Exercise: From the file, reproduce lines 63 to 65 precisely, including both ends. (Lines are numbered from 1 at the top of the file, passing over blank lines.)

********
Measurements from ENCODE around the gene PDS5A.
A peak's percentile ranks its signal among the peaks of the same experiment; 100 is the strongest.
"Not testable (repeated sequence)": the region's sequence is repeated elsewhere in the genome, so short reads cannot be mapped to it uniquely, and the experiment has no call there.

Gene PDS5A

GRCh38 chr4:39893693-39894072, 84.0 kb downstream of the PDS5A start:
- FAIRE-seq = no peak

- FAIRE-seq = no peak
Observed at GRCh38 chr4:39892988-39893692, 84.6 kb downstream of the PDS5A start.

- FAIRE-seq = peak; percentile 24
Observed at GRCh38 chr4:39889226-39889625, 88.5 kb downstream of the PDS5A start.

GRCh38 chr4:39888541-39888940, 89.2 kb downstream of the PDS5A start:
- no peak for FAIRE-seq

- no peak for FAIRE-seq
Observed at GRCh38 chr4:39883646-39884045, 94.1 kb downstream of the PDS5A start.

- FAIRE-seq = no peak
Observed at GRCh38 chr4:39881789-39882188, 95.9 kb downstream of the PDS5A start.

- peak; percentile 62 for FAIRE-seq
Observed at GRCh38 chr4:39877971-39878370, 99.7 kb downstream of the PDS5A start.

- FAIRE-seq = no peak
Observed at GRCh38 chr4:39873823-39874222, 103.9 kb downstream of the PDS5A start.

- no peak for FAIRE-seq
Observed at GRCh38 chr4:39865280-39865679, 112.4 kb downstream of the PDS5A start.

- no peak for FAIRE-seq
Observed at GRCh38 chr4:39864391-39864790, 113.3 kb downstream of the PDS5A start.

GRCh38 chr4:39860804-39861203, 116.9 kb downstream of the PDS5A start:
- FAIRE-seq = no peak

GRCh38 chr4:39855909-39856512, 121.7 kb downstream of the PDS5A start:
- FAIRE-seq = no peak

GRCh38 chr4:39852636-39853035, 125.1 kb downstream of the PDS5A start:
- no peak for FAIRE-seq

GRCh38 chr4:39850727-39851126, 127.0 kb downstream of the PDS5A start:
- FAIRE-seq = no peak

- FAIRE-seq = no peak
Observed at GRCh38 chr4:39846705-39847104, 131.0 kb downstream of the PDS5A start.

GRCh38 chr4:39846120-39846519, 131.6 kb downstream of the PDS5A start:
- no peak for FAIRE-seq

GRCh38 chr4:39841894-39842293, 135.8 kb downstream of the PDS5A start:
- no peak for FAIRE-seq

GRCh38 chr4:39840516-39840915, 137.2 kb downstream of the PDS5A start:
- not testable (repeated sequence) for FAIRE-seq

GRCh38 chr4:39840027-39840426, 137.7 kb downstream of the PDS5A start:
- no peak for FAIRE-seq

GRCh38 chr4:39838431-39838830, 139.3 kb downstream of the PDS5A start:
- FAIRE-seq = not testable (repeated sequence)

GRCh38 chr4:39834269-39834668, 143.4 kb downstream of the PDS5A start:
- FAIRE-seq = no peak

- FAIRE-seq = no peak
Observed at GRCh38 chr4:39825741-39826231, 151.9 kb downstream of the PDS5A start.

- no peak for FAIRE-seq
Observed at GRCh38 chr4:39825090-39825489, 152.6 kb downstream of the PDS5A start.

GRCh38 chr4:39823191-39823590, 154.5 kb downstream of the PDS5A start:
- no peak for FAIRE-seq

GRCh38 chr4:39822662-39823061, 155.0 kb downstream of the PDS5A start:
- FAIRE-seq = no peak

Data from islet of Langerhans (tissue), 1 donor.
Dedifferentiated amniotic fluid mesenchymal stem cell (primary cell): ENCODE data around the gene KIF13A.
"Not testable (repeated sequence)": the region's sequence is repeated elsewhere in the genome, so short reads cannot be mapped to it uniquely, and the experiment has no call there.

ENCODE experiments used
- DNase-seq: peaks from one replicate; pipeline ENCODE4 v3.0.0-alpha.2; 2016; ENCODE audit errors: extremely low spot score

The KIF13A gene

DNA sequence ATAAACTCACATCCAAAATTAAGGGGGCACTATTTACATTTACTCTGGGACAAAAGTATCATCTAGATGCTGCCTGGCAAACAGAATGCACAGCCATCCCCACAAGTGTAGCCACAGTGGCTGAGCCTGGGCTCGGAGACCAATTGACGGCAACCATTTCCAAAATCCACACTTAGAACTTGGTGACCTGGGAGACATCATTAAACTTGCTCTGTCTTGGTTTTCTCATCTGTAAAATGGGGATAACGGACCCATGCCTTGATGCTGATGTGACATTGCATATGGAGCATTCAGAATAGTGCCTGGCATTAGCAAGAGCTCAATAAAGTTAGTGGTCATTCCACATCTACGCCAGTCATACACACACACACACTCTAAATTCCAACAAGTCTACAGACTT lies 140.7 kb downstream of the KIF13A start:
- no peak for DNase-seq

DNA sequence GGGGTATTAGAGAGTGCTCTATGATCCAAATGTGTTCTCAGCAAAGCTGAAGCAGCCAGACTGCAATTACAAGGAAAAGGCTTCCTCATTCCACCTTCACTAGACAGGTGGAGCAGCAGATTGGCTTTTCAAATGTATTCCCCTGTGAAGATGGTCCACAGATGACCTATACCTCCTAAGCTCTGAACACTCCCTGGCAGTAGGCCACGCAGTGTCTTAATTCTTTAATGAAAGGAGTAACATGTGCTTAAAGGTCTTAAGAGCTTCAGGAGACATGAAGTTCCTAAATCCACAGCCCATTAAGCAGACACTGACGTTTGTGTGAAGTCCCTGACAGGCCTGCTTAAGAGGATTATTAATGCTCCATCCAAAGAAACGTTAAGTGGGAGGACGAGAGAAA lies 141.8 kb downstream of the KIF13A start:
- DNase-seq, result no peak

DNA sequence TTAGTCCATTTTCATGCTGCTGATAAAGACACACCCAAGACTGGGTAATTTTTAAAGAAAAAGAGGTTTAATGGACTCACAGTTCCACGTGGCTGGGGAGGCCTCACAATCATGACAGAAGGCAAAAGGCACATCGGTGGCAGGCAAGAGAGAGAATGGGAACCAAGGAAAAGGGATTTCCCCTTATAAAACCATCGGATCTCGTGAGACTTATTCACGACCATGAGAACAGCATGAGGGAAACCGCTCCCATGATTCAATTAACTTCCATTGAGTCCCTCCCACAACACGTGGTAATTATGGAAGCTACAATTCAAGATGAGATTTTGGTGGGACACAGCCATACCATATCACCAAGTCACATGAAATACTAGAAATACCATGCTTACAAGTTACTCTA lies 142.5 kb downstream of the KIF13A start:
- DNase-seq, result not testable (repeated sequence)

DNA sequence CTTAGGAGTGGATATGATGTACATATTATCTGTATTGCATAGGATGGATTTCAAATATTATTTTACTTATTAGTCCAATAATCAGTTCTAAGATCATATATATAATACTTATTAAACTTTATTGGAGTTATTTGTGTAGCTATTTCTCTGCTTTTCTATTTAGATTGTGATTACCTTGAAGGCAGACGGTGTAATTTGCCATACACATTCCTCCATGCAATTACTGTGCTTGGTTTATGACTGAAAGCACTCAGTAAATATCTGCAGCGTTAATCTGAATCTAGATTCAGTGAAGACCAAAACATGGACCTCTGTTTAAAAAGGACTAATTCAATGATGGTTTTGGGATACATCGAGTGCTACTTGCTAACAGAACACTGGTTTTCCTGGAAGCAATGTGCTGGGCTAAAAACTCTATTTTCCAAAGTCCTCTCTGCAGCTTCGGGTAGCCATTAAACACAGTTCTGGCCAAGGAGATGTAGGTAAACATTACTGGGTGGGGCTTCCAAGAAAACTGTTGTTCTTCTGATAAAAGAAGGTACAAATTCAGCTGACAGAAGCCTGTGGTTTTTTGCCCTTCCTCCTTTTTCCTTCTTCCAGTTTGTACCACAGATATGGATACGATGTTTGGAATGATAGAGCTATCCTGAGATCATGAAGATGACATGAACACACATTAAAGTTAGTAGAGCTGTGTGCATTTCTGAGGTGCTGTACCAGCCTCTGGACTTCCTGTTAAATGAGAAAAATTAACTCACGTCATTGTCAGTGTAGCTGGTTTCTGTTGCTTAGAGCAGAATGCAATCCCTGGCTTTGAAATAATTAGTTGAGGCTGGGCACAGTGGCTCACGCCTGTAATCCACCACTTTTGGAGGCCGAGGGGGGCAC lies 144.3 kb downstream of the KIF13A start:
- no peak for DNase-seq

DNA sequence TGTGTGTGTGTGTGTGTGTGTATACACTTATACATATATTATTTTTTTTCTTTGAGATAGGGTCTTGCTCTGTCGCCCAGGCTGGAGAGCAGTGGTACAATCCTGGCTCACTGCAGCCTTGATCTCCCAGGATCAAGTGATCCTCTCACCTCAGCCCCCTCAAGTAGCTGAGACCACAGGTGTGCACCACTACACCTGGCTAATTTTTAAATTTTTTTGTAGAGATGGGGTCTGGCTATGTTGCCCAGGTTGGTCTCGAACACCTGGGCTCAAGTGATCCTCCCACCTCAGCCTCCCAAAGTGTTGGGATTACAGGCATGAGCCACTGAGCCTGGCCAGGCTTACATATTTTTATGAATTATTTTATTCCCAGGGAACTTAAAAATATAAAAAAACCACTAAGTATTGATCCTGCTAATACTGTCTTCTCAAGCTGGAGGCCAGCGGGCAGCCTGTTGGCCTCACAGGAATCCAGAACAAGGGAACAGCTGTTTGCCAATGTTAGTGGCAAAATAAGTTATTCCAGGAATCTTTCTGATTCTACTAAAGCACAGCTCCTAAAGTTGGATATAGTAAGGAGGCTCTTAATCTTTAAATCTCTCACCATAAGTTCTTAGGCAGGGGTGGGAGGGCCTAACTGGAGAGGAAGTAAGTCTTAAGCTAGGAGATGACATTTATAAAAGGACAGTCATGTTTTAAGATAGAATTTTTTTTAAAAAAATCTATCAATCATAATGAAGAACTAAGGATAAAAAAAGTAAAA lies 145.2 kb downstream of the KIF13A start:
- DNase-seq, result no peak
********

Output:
DNA sequence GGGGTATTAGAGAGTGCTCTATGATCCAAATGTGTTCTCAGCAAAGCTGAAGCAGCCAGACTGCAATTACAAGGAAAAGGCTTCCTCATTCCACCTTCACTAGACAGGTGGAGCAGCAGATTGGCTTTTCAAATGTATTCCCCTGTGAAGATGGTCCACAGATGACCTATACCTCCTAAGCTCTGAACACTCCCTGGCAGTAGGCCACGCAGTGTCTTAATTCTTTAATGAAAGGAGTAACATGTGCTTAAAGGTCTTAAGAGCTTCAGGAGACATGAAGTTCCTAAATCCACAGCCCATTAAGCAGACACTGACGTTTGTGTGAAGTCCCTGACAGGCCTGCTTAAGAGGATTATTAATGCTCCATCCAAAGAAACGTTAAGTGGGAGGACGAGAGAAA lies 141.8 kb downstream of the KIF13A start:
- DNase-seq, result no peak

DNA sequence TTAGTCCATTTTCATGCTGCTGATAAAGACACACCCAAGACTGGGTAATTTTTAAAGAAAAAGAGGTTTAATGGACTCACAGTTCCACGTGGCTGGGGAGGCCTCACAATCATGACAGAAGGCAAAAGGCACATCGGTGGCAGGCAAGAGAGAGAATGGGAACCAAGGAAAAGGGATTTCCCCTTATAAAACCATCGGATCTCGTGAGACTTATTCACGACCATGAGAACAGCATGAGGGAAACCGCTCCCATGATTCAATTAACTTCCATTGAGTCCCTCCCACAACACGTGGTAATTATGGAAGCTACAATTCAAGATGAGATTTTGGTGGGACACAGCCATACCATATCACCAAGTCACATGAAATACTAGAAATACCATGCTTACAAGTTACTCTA lies 142.5 kb downstream of the KIF13A start: